Lesson Plan Industry Sector
Manufacturing & Product Development

## Developing Code by Lance Tatro

### Lesson Plan Overview / Details

Students will participate in an activity that will help them understand CNC programming and how machines read programmed information.

1 Class Period
85 Minutes

### Material Needed

Instructional Aids:
Models listed in PowerPoint or Projection
Model Rubric

Equipment Needed:
Projector
Computer with PowerPoint software

Materials Needed:
1. Graph paper (8.5 x 11)
2. Pencil
3. Inch ruler

### Objectives and Goals

• Explain how a computer controlled machine (CNC) operates.
• Explain the relationship of x, y and z coordinates.
• Explain how they are used to create a product on a CNC machine.

### Activities in this Lesson

• Teacher will reflect on the student's use of absolute value entries to draw in AutoCAD, or their use of coordinate system in Algebra to draw upon prior knowledge. Call upon students to provide examples of how this was done.

• Guided Exercise - Demo / Modeling

Use the overhead sheets as the students progress through the lesson to model the expected outcome

Instruction: (during)

Teacher will introduce the lesson, and say: Today we are going to do a simple exercise using x and y coordinates to create a design of your choice. Using your graph paper and a ruler, draw a 4 x 6 inch rectangle on the sheet.

Teacher will: Create a large version of the 4 x 6 on your white board to assist the students.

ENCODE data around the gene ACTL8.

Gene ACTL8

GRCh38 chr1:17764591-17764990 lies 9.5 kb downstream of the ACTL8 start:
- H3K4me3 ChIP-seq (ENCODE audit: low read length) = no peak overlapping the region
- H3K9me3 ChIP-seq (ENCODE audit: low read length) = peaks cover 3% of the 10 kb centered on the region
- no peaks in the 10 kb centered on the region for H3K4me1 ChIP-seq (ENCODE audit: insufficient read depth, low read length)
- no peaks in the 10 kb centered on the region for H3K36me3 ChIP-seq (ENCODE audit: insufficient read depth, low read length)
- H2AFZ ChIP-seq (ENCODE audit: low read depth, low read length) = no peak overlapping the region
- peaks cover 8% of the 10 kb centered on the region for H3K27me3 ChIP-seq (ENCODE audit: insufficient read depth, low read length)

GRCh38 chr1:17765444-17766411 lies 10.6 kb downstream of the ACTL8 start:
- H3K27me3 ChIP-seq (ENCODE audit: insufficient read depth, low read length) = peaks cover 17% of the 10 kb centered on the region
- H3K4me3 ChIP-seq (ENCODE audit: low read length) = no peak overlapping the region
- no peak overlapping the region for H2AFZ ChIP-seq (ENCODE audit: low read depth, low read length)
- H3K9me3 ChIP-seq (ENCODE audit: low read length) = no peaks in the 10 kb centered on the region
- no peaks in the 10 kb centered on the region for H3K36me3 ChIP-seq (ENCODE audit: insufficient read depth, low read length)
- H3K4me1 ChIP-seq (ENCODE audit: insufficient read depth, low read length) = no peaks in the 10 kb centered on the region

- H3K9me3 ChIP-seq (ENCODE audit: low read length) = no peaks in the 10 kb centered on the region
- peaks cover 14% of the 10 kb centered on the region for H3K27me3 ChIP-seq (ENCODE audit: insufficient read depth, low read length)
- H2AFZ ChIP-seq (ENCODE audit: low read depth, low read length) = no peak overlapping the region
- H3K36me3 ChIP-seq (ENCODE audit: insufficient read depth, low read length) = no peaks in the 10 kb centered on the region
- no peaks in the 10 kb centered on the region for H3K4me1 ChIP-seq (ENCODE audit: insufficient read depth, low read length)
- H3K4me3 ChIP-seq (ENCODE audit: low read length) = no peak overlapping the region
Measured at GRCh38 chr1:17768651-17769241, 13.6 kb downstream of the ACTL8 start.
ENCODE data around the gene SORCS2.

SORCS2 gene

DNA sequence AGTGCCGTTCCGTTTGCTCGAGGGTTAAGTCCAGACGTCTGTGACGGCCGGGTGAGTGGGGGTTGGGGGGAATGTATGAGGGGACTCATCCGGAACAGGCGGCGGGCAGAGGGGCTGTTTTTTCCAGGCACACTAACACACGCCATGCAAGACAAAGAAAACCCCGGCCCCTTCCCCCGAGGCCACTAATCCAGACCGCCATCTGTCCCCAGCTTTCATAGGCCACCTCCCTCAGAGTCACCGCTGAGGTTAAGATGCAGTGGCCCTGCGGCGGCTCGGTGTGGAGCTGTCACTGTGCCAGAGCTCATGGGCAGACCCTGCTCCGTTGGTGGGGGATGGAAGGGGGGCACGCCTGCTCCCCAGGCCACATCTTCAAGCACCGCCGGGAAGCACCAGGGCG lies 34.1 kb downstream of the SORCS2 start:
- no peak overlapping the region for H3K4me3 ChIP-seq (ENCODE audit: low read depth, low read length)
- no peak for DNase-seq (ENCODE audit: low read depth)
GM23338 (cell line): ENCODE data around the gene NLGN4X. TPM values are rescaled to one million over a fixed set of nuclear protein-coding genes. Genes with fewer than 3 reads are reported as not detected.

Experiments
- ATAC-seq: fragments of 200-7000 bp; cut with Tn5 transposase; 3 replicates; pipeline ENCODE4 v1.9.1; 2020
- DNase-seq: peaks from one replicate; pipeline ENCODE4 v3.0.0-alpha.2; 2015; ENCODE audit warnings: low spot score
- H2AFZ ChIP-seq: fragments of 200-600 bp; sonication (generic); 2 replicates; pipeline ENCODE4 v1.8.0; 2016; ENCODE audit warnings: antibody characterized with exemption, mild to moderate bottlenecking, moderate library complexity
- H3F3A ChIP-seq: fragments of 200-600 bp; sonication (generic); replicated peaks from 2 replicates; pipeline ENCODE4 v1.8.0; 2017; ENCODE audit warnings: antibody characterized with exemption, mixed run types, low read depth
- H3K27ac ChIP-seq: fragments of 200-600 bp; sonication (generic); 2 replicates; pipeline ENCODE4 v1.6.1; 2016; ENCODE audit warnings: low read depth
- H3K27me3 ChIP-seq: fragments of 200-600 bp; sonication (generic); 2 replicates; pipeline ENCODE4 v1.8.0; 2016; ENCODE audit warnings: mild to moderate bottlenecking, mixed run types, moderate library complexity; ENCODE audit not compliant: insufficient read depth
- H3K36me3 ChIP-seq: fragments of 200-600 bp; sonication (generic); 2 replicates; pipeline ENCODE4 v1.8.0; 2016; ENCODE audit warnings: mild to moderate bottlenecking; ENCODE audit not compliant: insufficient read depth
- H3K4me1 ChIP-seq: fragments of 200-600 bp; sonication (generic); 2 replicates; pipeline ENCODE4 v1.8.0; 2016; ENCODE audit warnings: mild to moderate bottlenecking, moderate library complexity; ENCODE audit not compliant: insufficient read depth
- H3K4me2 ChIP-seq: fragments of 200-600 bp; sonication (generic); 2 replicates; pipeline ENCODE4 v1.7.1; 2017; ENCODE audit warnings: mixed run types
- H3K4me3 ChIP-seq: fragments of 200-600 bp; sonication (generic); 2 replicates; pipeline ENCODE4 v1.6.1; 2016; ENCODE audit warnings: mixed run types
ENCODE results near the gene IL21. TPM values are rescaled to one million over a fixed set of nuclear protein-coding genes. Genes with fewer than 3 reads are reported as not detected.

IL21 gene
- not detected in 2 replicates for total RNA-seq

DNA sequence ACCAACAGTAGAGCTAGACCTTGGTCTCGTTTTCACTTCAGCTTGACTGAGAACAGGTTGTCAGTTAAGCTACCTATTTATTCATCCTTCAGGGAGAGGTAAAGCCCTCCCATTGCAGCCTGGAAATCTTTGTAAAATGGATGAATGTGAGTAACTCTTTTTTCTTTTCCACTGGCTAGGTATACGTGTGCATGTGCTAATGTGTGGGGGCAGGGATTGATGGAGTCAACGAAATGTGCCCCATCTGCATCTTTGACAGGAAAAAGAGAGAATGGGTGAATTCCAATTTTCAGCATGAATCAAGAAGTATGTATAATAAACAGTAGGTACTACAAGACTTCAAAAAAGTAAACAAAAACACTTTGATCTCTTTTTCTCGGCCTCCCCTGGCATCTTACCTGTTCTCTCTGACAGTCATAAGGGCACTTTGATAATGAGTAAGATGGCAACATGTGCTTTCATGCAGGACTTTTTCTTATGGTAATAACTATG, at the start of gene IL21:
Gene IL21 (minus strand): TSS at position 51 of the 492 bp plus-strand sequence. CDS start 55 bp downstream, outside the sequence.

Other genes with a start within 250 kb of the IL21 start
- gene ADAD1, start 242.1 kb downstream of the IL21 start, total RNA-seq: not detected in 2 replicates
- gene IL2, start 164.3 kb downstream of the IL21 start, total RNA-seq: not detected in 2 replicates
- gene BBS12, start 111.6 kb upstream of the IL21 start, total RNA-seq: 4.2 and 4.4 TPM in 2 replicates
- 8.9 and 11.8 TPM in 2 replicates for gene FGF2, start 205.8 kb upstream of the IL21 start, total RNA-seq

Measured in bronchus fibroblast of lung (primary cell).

Show Step 1: Using Models Sheet

Teacher will say Number each of the lines on the 4 x 6 rectangle from 0 to 24 across the bottom or the horizontal axis (X axis) of your rectangle, and label the vertical axis on the left hand side (Y axis) from 0 to 16. Be sure and place your numbers on the lines and not in the spaces. (Show this on your large version on the board.)

Show Step 2: Using Models Sheet

Give the students three to five minutes to do this. Students who understand quickly can help those that are slower with this part of the assignment.

Teacher will say Now that you have created a 4 x 6 rectangle and labeled the lines, create a design inside the rectangle on your sheet. Your initials or some simple words are a good example of what you can create for this assignment. It is important that you use only straight lines for this activity. (Once again, refer to the examples for this activity or the one you created on the board). No curves are allowed.

Show Step 3: Using Models Sheet

Let the students work on their ideas and monitor them as they work. Help them to create only lines for this activity. (Allow 8-12 minutes for this part of the activity.)

Teacher will say Now that you have your design on the rectangle, place a point at the beginning and end of each line segment on your design. (Show the students how to do this on your large example.)
Give students time to mark the points on their assignment. (Allow 5-7 minutes for this part of the activity.)

Teacher will say We are now going to name each point that you marked on your design using the Cartesian coordinate system. Points are named by using coordinate pairs (X, Y). X is always the first number and Y is always the second. This is as we did when we used AutoCAD and we entered absolute values for each of the points on the drawings.  Remember X is horizontal (sideways) and Y is vertical (up and down).  (You can do your school initials on a white board as an example for your class and show the examples provided of individual letters in block style). Keep this first design simple. Be sure and name all the points on your design. Finish the first letter, and then proceed to the next letter or letters. Name them in a logical order just as if you were completing a dot-to-dot exercise. This is very important.